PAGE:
Instructions
  1. Heat the oil in a large skillet over medium-high heat.
  2. Season the chicken with salt and pepper.
  3. Add the chicken and brown on both sides.
  4. Remove the cooked chicken to a plate and add the onions and garlic to the pan. Stir for 1-minute.
  5. Pour in the vinegar and stir, scraping up any browned bits on the bottom of the pan.
  6. Pour in the broth.
  7. Put the chicken back into the pan and add the thyme sprigs and raw Chinese herbs if using them.
  8. Cover and simmer 20-minutes, or until it's cooked through (flipping the chicken over halfway through).
  9. Remove the chicken from the pan and pour the coconut cream into the pan. Whisk until combined well and let simmer about 5 minutes, or until the sauce starts to thicken a bit.
  10. Discard the thyme sprigs and serve.
  11. Enjoy!

 

Creamy Apple Cider Vinegar Chicken

Seafood Salad With Garlic And Oil

I make a huge platter of this seafood salad with garlic and oil for every holiday!

Seafood Salad With Garlic Oil-9738

Ok, so it’s that time of the year when I always feel full. There’s just soooooooo much food everywhere! I’m not complaining; it’s one of the things I love best about the holiday season, BUT I’m like an addict and I. Can’t. Stop. Eating.

This simple seafood salad with garlic and oil is my antidote to all of that heavy food.

It’s so light and clean and satisfying and it feels just a little bit fancy…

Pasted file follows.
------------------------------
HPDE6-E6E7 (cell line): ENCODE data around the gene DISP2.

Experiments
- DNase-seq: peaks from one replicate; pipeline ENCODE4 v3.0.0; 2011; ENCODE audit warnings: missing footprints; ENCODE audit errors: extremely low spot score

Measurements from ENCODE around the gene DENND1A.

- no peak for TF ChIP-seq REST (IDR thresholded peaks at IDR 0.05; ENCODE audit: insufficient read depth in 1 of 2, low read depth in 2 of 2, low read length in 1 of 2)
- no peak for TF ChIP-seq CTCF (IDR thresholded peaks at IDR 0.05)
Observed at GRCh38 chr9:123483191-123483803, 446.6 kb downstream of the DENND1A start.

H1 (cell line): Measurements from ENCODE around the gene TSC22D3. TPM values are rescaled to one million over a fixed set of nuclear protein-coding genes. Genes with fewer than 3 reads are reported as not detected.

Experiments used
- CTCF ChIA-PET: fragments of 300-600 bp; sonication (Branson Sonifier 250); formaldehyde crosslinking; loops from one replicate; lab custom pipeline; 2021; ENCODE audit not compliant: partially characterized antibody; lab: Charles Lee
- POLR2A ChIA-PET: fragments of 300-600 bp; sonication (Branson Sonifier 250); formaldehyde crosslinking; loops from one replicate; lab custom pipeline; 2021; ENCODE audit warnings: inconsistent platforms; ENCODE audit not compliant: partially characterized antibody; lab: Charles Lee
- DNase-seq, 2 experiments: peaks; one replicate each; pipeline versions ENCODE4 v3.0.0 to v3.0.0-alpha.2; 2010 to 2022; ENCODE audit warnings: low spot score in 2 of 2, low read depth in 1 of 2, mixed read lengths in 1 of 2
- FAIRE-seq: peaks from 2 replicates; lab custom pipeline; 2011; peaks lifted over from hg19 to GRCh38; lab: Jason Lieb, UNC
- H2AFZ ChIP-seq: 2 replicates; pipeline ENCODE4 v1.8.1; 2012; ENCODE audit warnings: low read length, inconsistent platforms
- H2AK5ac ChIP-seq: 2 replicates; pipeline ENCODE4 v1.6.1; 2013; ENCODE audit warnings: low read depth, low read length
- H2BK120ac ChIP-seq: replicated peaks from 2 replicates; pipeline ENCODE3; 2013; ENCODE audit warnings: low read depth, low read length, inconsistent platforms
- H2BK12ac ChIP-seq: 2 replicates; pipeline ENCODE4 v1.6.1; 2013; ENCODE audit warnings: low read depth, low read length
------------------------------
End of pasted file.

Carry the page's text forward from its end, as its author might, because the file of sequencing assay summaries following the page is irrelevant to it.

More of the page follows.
Ok, I’m going to fess up here… I actually made a HUGE platter of this and served it at Thanksgiving alongside the turkey and sides. It may not be traditional, but it was goooooood. And, everyone ate it… even the doubters who thought this was too much of a break from tradition… and, because it’s a cold salad, it made for the best leftovers — which was my master plan all along. Having leftovers that are not heavy is a great thing.

One of the greatest things to do with leftover seafood, is to make a lettuce or cabbage wrap with them. These Smoky Shrimp Cabbage Leaf Wraps are awesome and will take you only a few minutes to prepare!

I make this dish a lot. It’s great for a dinner party. Or brunch. Or… just because. And, it’s adaptable to whatever seafood looks freshest when you are at the fish market.

This time, I used a ton of shrimp and squid. I was happy to be able to buy the shrimp already deveined and the squid was already cleaned so all I had to do was slice it…

Seafood Salad With Garlic And OilSeafood Salad With Garlic And Oil

Not only is this seafood salad delicious and refreshing, but it is really good for you:

Clams, aside from being a favorite of mine, are one of the most nutritious foods around. Anytime you steam clams, make sure you also use the steaming liquid in a sauce of some kind because the water soaks up the benefits of the clam shells. These shells are a Chinese herb (Ge Ke) that’s used to clear phlegm and neutralize stomach acid. They are the “tums” of Chinese herbs and are also good for some coughs and wheezing.

In Chinese medicine, scallops are considered to have some great health benefits. They are great for people who find that they are urinating too often at night and they are also great for the digestion; they are especially good at relieving bloating, constipation, and excessive belching.